Transforming Sunderland’s fortunes 

October 30, 2017

Siglion – a 20-year partnership between Sunderland City Council and Carillion, managed by igloo Regeneration, is looking to revitalise Sunderland’s economy by bringing office, leisure and residential development to three key sites in the city. Alison Cowie speaks to chief executive John Seager to find out more

For development company Siglion, its objective to help transform the fortunes of a city over the next two decades is ambitious to say the least, but one that chief executive John Seager and his team are fully committed to achieving.

Siglion was launched in April 2015 and is a joint venture partnership between Sunderland City Council and construction company Carillion, for which real estate business igloo Regeneration is providing development, asset and fund management services.

From modern city centre offices, overlooking the Wearmouth Bridge and coastline beyond, Siglion is set to redevelop three key sites in Sunderland (with a further two earmarked for future work) over the next 20 years.

The partnership’s work forms part of a wider masterplan driven by Sunderland City Council and a number of city stakeholders to revitalise the city’s economy.

Recently branded the 3,6,9 Vision, the masterplan includes at least £1.3 billion of investment including creating a strategic transport corridor to link the International Advanced Manufacturing Port on the A19 with the city centre and the Port of Sunderland, and building 15,000 new homes, and has already seen major infrastructure projects delivered, including the establishment of a Centre for Enterprise and Innovation at the University of Sunderland and the transformation of the city centre’s Fire Station into a cultural quarter.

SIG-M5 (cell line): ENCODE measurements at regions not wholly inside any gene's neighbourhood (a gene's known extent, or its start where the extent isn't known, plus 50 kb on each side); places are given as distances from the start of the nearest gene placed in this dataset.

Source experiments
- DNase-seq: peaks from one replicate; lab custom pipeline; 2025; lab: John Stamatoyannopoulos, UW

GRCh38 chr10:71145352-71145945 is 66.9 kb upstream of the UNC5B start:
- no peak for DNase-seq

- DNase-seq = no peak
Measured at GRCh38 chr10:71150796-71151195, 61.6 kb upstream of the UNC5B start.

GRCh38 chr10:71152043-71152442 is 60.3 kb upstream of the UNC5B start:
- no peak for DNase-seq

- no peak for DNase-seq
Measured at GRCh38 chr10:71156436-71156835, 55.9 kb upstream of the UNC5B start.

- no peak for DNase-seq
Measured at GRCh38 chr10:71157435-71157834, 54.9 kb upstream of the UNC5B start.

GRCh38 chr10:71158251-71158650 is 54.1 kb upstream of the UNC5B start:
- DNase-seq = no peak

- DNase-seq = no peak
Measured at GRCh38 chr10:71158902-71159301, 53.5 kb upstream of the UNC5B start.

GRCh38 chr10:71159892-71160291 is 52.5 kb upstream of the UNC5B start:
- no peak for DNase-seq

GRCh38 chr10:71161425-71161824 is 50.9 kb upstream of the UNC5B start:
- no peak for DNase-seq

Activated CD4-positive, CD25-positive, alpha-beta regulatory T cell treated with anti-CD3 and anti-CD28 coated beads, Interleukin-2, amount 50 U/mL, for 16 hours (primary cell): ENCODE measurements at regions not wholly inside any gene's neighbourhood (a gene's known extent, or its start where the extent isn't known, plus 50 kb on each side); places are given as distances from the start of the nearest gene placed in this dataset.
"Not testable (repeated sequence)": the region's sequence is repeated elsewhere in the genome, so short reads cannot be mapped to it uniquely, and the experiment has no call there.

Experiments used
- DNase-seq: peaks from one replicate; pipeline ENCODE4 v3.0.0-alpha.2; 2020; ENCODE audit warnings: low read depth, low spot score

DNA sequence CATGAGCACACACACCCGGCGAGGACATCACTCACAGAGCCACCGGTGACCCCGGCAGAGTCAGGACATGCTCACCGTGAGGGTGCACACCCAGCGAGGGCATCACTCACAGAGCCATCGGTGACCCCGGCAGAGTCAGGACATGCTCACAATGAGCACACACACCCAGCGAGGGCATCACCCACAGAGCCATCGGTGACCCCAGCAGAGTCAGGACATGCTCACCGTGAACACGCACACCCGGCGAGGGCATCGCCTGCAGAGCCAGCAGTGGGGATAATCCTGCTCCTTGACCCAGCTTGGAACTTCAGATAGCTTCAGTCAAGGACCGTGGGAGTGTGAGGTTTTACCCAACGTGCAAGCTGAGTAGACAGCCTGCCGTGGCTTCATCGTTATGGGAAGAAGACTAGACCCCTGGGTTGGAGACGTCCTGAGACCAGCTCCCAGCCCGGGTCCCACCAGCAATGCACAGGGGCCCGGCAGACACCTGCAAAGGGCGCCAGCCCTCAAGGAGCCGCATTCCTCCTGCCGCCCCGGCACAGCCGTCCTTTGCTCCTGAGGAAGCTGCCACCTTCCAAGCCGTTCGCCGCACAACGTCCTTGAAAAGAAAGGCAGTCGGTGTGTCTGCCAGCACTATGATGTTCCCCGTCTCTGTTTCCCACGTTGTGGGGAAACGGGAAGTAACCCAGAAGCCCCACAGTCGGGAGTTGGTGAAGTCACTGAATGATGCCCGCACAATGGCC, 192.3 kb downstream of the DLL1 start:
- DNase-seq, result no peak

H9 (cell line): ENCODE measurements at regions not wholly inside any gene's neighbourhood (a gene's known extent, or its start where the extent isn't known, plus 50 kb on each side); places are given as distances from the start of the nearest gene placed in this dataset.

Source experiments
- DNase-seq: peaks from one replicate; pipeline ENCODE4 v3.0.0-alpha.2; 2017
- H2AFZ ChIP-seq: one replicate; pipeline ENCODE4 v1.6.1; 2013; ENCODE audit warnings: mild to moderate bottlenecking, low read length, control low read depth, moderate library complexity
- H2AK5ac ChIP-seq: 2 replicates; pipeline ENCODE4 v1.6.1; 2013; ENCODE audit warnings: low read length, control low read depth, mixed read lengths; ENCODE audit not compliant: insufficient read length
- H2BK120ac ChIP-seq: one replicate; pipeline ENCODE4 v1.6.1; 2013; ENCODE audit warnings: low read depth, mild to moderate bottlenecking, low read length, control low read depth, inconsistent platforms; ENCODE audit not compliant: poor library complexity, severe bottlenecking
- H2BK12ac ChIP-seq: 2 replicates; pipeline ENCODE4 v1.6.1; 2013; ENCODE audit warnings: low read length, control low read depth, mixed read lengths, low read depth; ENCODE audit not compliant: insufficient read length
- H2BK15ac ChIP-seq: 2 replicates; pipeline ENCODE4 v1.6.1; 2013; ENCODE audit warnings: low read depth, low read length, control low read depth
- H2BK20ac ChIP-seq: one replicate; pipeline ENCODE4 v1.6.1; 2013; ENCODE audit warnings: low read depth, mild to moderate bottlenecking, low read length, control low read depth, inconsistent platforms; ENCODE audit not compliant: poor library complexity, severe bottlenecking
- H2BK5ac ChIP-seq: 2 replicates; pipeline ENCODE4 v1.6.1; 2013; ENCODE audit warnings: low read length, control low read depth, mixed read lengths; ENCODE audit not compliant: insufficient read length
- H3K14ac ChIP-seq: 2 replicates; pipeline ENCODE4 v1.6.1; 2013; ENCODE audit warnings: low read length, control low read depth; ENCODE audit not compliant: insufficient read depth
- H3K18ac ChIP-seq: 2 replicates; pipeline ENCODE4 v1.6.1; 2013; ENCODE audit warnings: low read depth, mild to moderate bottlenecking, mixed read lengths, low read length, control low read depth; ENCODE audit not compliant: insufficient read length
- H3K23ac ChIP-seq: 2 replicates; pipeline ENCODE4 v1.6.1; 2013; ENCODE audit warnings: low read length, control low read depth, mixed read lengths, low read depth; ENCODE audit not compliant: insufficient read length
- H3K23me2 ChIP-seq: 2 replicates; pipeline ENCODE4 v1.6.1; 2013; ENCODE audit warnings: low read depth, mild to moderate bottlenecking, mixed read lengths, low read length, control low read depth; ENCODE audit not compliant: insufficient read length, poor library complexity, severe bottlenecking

John was appointed Siglion chief executive shortly before the partnership was officially launched two-and-a-half-years ago. A qualified chartered surveyor from the South East, he has lived and worked in the region for the past 14 years, previously working on development projects in the North East and beyond while at Gateshead-based UK Land Estates.

In his current role, John is responsible for managing the planning and delivery of Siglion’s development sites. The first of these – and the one that’s the most advanced in terms of delivery – is at the former Vaux Brewery site located in the city centre.

Siglion has outline planning to transform the 5.5-hectare site with office, retail, residential and leisure facilities, working with architecture firms including Feilden Clegg Bradley Studios and Newcastle-based FaulknerBrowns, among others.

Construction of the first building – a 60,000 sq ft Grade A office building with ground floor leisure and retail space – is well underway and is due for completion next year.

John and the team are particularly mindful of their duty to create something that not only benefits the city in terms of jobs and inward investment but also honours the historical significance of the site and engages the whole community.

John explains: “The Vaux Brewery [which closed its doors in 1999] was once at the heart of the city centre. Not only was it a major source of employment for the city, the smell of the brewing permeated the air and the brewery sponsored the city’s football team as well as numerous other clubs and groups.

“If you go onto ebay and type in ‘Vaux memorabilia’, you’ll find lists of stuff, from beer mats and beer trays to pictures and photos, which illustrates how relevant and important the Vaux site is for people of Sunderland.”

Not only do signs and hoardings at the reimagined Vaux site celebrate its history but the team at Siglion has put much thought into how the new development will attract locals.

As construction continues, the partnership is planning some charity and pop-up enterprises to draw people to the site, inspired by similar initiatives that sprung up in and around London Kings Cross as the station and surrounding area were regenerated.

“We’re currently looking into the possibility of holding a series of pop-up events and are in talks with a charitable enterprise about growing and selling food on site. We’re also investigating the possibility of growing hops on the site and creating sculptures out of them – a direct nod to its former brewing days,” says John.